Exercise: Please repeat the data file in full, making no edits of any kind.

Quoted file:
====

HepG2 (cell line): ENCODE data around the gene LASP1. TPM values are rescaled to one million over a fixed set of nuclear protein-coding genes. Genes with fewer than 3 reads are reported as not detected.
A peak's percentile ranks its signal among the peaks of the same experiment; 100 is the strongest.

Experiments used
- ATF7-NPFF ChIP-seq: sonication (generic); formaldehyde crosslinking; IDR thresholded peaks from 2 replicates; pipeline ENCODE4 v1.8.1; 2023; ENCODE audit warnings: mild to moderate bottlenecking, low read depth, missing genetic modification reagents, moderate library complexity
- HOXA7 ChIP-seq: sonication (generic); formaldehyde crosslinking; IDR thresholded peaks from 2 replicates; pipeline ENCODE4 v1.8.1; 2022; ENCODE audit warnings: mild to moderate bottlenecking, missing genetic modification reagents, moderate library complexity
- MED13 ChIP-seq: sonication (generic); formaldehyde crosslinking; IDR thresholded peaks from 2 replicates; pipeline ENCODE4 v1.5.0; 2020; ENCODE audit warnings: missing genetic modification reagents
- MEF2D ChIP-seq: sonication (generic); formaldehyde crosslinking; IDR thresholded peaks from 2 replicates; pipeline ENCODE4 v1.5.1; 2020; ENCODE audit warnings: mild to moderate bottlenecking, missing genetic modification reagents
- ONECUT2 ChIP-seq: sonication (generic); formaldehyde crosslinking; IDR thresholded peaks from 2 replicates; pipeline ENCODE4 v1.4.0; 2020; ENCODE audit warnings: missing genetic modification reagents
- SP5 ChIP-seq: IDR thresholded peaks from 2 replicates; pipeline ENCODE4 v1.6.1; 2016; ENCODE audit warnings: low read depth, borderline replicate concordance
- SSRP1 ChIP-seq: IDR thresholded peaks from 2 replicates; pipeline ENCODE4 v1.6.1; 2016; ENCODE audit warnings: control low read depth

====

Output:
HepG2 (cell line): ENCODE data around the gene LASP1. TPM values are rescaled to one million over a fixed set of nuclear protein-coding genes. Genes with fewer than 3 reads are reported as not detected.
A peak's percentile ranks its signal among the peaks of the same experiment; 100 is the strongest.

Experiments used
- ATF7-NPFF ChIP-seq: sonication (generic); formaldehyde crosslinking; IDR thresholded peaks from 2 replicates; pipeline ENCODE4 v1.8.1; 2023; ENCODE audit warnings: mild to moderate bottlenecking, low read depth, missing genetic modification reagents, moderate library complexity
- HOXA7 ChIP-seq: sonication (generic); formaldehyde crosslinking; IDR thresholded peaks from 2 replicates; pipeline ENCODE4 v1.8.1; 2022; ENCODE audit warnings: mild to moderate bottlenecking, missing genetic modification reagents, moderate library complexity
- MED13 ChIP-seq: sonication (generic); formaldehyde crosslinking; IDR thresholded peaks from 2 replicates; pipeline ENCODE4 v1.5.0; 2020; ENCODE audit warnings: missing genetic modification reagents
- MEF2D ChIP-seq: sonication (generic); formaldehyde crosslinking; IDR thresholded peaks from 2 replicates; pipeline ENCODE4 v1.5.1; 2020; ENCODE audit warnings: mild to moderate bottlenecking, missing genetic modification reagents
- ONECUT2 ChIP-seq: sonication (generic); formaldehyde crosslinking; IDR thresholded peaks from 2 replicates; pipeline ENCODE4 v1.4.0; 2020; ENCODE audit warnings: missing genetic modification reagents
- SP5 ChIP-seq: IDR thresholded peaks from 2 replicates; pipeline ENCODE4 v1.6.1; 2016; ENCODE audit warnings: low read depth, borderline replicate concordance
- SSRP1 ChIP-seq: IDR thresholded peaks from 2 replicates; pipeline ENCODE4 v1.6.1; 2016; ENCODE audit warnings: control low read depth